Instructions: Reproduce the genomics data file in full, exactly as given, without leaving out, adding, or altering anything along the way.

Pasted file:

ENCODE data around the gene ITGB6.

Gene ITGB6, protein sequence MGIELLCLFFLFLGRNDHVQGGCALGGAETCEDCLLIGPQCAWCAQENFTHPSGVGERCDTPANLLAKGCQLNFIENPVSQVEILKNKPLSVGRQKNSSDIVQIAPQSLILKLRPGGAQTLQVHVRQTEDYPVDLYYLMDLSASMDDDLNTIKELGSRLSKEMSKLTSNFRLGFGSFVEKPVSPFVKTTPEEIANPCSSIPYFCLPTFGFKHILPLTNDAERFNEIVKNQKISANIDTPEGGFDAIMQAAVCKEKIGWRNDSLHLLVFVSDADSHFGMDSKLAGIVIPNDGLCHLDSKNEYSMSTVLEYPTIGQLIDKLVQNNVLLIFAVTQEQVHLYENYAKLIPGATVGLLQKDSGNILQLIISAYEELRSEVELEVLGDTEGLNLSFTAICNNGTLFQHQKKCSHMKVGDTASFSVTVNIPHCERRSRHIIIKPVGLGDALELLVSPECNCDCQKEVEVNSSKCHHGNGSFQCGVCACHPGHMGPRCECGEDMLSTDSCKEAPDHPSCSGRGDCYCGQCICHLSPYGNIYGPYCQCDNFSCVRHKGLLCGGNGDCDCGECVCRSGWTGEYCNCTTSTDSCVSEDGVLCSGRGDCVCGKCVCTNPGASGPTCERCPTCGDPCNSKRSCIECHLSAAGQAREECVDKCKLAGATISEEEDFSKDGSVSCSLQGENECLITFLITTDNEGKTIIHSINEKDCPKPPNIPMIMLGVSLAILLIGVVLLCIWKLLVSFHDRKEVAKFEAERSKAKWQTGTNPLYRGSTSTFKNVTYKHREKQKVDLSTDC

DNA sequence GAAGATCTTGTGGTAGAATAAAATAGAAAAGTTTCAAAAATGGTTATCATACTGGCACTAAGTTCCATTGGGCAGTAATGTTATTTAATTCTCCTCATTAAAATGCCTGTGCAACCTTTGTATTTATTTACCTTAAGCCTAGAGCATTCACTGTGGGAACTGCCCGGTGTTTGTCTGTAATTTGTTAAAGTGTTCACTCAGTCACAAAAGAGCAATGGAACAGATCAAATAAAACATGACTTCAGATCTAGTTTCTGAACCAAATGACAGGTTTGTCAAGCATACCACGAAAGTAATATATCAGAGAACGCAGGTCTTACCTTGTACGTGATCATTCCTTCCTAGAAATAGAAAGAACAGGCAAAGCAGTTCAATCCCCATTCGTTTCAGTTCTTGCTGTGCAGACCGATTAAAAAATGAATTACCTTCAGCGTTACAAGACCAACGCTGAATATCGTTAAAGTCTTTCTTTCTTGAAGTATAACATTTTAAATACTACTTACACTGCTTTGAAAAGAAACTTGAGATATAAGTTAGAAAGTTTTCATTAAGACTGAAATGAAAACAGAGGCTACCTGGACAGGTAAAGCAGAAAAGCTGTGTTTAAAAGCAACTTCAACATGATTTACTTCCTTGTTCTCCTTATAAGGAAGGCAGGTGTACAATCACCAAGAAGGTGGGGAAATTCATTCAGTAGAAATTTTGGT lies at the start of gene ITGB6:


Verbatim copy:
ENCODE data around the gene ITGB6.

Gene ITGB6, protein sequence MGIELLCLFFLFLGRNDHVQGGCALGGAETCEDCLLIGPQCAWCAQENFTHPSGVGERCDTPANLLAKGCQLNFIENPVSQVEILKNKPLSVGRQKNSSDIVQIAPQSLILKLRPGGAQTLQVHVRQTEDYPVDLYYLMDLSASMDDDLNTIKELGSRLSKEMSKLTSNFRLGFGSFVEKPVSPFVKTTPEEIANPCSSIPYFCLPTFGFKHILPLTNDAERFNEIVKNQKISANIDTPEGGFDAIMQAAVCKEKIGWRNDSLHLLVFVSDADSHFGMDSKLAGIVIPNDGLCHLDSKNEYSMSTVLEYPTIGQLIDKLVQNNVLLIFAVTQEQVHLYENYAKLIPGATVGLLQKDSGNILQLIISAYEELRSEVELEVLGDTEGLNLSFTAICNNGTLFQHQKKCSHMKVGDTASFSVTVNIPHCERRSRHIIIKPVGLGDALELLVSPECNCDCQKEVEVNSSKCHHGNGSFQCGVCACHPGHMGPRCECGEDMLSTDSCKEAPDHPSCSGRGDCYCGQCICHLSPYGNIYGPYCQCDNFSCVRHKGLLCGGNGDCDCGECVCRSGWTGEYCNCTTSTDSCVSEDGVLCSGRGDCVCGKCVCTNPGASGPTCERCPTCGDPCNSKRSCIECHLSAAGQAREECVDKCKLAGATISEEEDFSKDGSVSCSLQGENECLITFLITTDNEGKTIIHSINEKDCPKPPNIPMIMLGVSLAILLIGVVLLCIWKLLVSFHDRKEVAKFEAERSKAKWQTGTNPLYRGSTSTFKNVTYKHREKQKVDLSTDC

DNA sequence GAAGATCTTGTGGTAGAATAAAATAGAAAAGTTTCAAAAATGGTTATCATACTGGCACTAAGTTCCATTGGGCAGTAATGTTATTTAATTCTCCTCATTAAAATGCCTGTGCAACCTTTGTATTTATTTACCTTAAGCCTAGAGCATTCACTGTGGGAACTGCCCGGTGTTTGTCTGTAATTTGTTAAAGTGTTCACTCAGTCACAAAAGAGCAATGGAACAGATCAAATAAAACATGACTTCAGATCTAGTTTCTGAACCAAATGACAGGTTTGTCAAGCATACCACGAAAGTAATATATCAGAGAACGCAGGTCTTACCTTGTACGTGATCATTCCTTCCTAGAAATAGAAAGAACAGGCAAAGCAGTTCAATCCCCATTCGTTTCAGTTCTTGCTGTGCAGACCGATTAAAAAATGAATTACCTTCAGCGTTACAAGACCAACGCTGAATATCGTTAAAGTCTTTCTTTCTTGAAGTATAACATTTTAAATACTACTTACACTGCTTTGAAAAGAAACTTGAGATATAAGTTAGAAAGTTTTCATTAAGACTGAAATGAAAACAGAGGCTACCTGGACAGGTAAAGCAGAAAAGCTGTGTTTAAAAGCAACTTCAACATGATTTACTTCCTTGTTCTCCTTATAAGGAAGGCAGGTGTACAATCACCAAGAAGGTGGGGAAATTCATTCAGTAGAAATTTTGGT lies at the start of gene ITGB6: